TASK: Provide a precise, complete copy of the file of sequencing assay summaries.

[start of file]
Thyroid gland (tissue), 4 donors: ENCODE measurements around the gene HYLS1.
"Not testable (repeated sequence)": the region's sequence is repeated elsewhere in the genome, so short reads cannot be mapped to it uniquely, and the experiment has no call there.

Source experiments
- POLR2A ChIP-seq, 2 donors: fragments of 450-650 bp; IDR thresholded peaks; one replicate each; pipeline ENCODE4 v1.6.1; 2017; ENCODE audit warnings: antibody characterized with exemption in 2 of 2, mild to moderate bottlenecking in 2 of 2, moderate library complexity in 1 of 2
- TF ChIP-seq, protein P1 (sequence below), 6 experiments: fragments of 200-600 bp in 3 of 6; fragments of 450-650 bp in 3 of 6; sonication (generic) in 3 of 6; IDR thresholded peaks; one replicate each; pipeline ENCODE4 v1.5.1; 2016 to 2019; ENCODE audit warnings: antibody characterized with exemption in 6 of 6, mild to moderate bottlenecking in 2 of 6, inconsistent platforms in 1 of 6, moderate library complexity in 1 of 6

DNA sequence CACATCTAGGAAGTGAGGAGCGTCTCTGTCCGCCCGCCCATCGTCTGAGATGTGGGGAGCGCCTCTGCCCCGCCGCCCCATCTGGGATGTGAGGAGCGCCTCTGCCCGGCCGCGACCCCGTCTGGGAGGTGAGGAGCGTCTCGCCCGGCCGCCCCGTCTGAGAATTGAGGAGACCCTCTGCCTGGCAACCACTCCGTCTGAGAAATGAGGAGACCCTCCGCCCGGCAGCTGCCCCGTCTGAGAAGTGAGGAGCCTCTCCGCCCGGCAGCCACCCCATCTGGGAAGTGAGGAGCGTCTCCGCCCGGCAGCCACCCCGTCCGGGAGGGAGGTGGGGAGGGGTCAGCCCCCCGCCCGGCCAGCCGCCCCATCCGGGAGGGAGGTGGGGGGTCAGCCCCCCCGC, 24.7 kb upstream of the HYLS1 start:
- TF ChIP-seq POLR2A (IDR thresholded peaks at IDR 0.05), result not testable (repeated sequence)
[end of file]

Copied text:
Thyroid gland (tissue), 4 donors: ENCODE measurements around the gene HYLS1.
"Not testable (repeated sequence)": the region's sequence is repeated elsewhere in the genome, so short reads cannot be mapped to it uniquely, and the experiment has no call there.

Source experiments
- POLR2A ChIP-seq, 2 donors: fragments of 450-650 bp; IDR thresholded peaks; one replicate each; pipeline ENCODE4 v1.6.1; 2017; ENCODE audit warnings: antibody characterized with exemption in 2 of 2, mild to moderate bottlenecking in 2 of 2, moderate library complexity in 1 of 2
- TF ChIP-seq, protein P1 (sequence below), 6 experiments: fragments of 200-600 bp in 3 of 6; fragments of 450-650 bp in 3 of 6; sonication (generic) in 3 of 6; IDR thresholded peaks; one replicate each; pipeline ENCODE4 v1.5.1; 2016 to 2019; ENCODE audit warnings: antibody characterized with exemption in 6 of 6, mild to moderate bottlenecking in 2 of 6, inconsistent platforms in 1 of 6, moderate library complexity in 1 of 6

DNA sequence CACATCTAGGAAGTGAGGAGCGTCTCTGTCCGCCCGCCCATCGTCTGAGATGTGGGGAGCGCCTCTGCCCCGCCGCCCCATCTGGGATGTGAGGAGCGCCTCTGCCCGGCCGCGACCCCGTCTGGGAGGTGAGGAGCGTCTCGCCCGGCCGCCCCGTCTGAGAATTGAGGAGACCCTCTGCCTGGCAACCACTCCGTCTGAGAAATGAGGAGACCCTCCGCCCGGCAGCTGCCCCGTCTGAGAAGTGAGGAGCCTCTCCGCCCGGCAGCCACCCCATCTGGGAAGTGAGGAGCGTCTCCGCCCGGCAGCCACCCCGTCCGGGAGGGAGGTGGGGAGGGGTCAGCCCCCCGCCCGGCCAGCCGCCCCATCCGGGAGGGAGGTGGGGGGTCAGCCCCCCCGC, 24.7 kb upstream of the HYLS1 start:
- TF ChIP-seq POLR2A (IDR thresholded peaks at IDR 0.05), result not testable (repeated sequence)